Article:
Mark Fleischmann

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Mark Fleischmann Posted: Apr 04, 2007 0 comments
Circuit City announced last week that it would fire 8.5 percent of its retail-floor staff and hire replacements at lower pay. Savor the insane panache of the press release: "The company has completed a wage management initiative that will result in the separation of approximately 3,400 store Associates. The separations...focused on Associates who were paid well above the market-based salary range for their role. New Associates will be hired for these positions and compensated at the current market range for the job." Said CEO Philip J. Schoonover: "We are taking a number of aggressive actions to improve our cost and expense structure, which will better position us for improved and sustainable returns in today's marketplace."
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Mark Fleischmann Posted: Apr 02, 2007 0 comments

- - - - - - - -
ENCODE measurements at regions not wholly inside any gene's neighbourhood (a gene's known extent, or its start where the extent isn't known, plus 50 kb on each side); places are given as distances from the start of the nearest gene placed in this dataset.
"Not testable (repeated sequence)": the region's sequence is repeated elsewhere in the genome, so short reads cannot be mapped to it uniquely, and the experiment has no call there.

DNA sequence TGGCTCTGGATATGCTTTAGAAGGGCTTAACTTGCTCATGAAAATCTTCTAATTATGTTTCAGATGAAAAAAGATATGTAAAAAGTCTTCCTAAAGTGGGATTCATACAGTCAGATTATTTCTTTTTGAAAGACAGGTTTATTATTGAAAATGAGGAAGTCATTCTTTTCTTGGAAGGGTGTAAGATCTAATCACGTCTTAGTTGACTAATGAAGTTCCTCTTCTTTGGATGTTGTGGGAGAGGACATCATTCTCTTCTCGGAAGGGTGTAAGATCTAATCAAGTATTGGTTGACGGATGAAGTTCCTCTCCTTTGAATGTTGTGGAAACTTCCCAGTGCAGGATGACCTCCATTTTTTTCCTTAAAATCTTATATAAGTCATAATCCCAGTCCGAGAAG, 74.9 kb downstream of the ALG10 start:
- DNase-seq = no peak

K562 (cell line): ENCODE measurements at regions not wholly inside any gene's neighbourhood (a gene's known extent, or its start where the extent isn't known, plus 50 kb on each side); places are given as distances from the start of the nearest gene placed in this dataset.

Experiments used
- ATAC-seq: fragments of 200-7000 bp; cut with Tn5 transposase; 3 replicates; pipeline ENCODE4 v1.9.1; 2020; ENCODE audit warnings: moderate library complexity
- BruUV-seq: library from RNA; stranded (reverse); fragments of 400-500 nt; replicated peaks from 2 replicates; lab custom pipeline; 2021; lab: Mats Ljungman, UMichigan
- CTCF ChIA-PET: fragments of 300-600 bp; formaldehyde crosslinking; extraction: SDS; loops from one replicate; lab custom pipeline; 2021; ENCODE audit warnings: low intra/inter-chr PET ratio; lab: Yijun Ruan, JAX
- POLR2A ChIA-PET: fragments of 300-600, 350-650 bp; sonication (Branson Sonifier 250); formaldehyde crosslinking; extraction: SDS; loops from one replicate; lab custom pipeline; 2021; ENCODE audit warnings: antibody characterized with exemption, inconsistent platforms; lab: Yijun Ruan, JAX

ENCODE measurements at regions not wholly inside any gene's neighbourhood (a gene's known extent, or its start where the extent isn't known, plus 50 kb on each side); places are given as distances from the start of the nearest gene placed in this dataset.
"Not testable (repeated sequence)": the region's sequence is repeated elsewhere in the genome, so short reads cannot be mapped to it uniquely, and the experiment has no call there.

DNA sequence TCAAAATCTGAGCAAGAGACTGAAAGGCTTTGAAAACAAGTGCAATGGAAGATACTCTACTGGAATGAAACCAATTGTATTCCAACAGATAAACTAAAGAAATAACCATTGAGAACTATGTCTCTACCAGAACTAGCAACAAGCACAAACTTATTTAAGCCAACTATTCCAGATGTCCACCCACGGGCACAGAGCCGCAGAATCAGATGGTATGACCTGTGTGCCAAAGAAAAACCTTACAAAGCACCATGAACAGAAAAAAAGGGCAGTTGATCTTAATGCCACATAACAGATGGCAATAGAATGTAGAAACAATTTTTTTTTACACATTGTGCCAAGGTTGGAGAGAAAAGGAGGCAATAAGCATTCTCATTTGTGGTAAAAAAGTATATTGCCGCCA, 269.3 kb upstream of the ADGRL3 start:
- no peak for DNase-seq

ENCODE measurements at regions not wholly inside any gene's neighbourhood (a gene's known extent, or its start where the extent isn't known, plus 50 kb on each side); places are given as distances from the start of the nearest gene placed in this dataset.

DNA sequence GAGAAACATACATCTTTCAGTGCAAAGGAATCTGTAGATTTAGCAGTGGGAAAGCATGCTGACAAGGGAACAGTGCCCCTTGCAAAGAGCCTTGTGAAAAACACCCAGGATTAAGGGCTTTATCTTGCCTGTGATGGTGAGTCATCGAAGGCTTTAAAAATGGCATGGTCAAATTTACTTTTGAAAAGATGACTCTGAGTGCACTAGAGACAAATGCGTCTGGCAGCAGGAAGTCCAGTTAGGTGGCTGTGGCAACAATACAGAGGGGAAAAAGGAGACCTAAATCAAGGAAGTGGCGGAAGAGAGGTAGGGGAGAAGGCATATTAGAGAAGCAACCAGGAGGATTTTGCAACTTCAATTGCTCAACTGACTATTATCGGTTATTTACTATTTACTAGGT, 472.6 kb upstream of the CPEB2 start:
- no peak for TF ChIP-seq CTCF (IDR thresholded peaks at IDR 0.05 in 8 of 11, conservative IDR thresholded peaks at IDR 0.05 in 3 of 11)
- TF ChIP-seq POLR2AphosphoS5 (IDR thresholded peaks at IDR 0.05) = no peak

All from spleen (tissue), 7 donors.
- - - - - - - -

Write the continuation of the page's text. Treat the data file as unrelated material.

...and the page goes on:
The news that EMI will sell no-DRM downloads through iTunes couldn't have come at a better time. Music downloads are growing but not fast enough to offset sinking CD sales. Electronic libertarians assert that digital rights management is a big part of the problem, because it balkanizes the music-player world, preventing iTunes purchases from playing on non-iPods. Steve Jobs flew to London especially to join EMI in announcing that the big label's entire catalogue will become available in AAC, the iPod's favored file format, without DRM, and at 256 kilobits per second, which should provide higher quality than either MP3 at the same data rate or standard iTunes downloads at 128kbps. You'll have to pay a premium price of $1.29 per track. And if your music player doesn't do AAC, you're out of luck. However, EMI will cover those bases by selling through other download services in MP3 and WMA. For law-abiding music lovers, this is great news. Note, however, that this move is more a breakthrough in marketing than in law. EMI and Apple aren't saying you can copy anything anywhere. But it would be fair to interpret this as tacit recognition of reality--the beginning of the end of the criminalizing of fair use. It has been at least several months in the making, following the anti-DRM manifesto of Jobs and small-scale experimentation by EMI. No word on when the Beatles catalogue will become legally downloadable. Yet.